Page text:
The Centers for Medicare & Medicaid Services is revisiting mandatory bundled payment models, possibly for radiation oncology and cardiac care, according to Health and Human Services Secretary Alex Azar, which signals a strong about-face in the Trump Administration’s policy about bundled payment initiatives.
HHS is reexamining the role that mandatory bundled payment models can play in the transition to value-based care, Azar said in a keynote speech at the Patient-Centered Primary Care Collaborative Conference on Thursday. HHS published Azar’s comments.
In the published remarks, Azar said the Trump Administration is revisiting mandatory bundled payments and exploring new voluntary bundled payments as part of the Administration’s goal of paying for outcomes, rather than process.
“We need results, American patients need change, and when we need mandatory models to deliver it, mandatory models are going to see a comeback,” Azar said.
In his speech, Azar said, “Imagine a system where physicians and other providers only had to worry about the outcome, rather than worrying about their staffing ratios and the individual reimbursements for every procedure they do and every drug they prescribe. That kind of payment system would radically reorient power in our healthcare system—away from the federal government and back to those closest to the patient.”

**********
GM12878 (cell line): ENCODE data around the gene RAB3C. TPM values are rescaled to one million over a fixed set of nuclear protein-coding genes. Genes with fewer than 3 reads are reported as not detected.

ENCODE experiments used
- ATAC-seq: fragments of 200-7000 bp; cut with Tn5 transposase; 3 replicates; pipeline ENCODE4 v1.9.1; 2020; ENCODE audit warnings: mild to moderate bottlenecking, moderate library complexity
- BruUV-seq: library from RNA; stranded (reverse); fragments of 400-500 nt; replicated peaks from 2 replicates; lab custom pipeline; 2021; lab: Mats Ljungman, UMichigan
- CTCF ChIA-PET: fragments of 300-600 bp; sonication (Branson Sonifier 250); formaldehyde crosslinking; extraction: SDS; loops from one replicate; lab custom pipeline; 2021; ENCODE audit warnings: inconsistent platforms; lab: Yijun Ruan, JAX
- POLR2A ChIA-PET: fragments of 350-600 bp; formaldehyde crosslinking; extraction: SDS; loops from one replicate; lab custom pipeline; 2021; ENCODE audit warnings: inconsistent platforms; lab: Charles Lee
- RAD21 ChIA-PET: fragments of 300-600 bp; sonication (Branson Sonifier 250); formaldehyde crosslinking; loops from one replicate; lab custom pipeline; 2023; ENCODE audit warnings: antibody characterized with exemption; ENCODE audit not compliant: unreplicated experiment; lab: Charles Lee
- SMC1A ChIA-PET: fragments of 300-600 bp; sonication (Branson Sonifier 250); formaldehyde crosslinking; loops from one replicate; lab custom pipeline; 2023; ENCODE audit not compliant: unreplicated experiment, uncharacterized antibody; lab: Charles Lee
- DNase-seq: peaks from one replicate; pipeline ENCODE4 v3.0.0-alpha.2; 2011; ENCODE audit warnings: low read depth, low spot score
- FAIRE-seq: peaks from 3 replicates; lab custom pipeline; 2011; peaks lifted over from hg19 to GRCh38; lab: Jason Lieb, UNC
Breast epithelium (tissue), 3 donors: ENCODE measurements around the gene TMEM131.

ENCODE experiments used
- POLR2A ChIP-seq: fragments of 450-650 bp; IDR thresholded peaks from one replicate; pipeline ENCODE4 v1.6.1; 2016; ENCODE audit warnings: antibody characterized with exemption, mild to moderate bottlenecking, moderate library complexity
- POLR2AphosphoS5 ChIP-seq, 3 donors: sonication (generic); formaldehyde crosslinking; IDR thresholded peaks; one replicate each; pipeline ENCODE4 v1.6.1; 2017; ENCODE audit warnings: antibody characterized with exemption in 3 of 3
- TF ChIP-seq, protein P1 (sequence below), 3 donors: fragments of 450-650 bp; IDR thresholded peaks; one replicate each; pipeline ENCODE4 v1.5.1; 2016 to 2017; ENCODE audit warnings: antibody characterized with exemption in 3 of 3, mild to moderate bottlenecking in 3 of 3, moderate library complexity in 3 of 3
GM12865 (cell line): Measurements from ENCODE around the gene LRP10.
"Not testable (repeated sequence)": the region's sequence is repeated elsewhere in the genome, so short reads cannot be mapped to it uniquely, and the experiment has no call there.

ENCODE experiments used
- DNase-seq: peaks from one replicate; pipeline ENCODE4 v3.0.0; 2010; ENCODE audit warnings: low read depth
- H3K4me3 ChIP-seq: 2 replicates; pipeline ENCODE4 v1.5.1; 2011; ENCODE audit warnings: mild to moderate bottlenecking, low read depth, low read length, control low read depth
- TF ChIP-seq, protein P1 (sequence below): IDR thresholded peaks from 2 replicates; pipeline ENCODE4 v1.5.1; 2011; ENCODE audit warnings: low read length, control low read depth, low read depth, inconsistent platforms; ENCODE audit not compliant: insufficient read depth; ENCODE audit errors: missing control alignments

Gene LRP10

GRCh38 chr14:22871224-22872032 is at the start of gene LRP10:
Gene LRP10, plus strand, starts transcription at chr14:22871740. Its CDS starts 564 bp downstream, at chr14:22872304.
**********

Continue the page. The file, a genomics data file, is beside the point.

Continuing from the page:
He continued, “One way we can do that is through bundling payments, rather than paying for every individual service. This is an area where you have already seen testing from CMMI for several years now—and I want to let you know today that you are going to see a lot more such ideas in the future.”
Azar highlighted the Bundled Payments for Care Improvement, which, he said, has shown significant savings in several common inpatient episodes, including joint replacement and pneumonia.
During his speech on Thursday, Azar said, “I want to share with all of you for the first time today: We intend to revisit some of the episodic cardiac models that we pulled back, and are actively exploring new and improved episode-based models in other areas, including radiation oncology. We’re also actively looking at ways to build on the lessons and successes of the Comprehensive Care for Joint Replacement model.
“We’re not going to stop there: We will use all avenues available to us—including mandatory and voluntary episode-based payment models,” he said.